Definition of escutcheon in English:

escutcheon

Syllabification: es·cutch·eon
Pronunciation: /iˈskəCHən
 
/

noun

  • 1A shield or emblem bearing a coat of arms.
    More example sentences
    • As weaponry began to render body armor obsolete, coats of arms were scaled down and used on tunics and caps, still in the form of the escutcheon or shield.
    • The trappings of male finery included plumed helmets, heavy epaulettes, long swords, tassels, braid, knee-high boots, gleaming escutcheons, white gloves, white trousers.
    • Written in Gothic letters of gold leaf, the composer's name on the portrait above his left shoulder recalls the style of the escutcheons of the knights of the Golden Fleece.
  • 2 (also escutcheon plate) A flat piece of metal for protection and often ornamentation, around a keyhole, door handle, or light switch.
    More example sentences
    • Made of highly figured mahogany it retains its original large brass handles and keyhole escutcheons.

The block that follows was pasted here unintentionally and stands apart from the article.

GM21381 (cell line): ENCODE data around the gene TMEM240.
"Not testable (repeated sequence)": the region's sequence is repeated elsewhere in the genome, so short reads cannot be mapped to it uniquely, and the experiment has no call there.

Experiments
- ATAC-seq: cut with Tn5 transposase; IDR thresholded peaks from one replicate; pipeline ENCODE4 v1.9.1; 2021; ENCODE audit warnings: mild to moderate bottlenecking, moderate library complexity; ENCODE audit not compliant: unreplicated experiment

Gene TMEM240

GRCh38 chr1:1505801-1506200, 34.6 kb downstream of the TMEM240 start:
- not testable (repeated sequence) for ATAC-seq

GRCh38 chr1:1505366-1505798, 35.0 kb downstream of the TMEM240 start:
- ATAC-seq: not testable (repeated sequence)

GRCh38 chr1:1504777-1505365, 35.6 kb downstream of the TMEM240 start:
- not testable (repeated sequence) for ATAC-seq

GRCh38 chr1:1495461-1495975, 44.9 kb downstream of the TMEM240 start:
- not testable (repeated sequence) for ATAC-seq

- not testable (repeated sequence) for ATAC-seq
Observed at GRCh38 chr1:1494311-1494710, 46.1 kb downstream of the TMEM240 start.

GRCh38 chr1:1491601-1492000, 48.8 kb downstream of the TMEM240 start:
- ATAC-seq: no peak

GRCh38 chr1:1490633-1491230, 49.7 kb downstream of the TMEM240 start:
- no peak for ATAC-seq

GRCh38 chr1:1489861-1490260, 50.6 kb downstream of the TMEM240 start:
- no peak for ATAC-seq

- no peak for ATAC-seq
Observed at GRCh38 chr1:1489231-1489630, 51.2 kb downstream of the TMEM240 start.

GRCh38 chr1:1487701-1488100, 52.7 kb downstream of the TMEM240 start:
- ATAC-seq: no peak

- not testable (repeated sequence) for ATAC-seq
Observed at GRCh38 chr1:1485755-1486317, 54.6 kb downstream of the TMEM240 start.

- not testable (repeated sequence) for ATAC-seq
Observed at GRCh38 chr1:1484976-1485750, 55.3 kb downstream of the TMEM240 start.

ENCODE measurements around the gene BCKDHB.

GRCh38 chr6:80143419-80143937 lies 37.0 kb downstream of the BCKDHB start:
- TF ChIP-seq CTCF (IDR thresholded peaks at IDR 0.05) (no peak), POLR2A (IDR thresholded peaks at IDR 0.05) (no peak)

• According to these orders, Robinson supplied fifty mortise locks, thirty-six pairs of octagonal glass knobs, twelve plain knob sets, and forty-eight escutcheons.
    • Over the years chairs have lost casters or the casters have lost their leather wraps; chests are without pulls, escutcheons, and decorative mounts; and the hinges of secretary doors have vanished.

Phrases

a blot on one's escutcheon

A stain on one’s reputation or character.
More example sentences
  • Perhaps the readers of this journal have similar blots on their escutcheons.
  • Admittedly, his family life receives short shrift - the only blot on his escutcheon was a strained relationship with his spendthrift son - but this is inevitable given Paxton's workaholism.

escutcheon of pretense

A small shield within a coat of arms, bearing another coat or device to which the bearer has a claim, especially one to which a man’s wife is heiress.
More example sentences
  • An escutcheon of pretence was used only when the wife had no brothers, and could transmit the right to use her familial coat of arms to a man who would act as her family's representative - in this case, her husband.

Derivatives

escutcheoned

adjective

Origin

late 15th century: from Anglo-Norman French escuchon, based on Latin scutum 'shield'.

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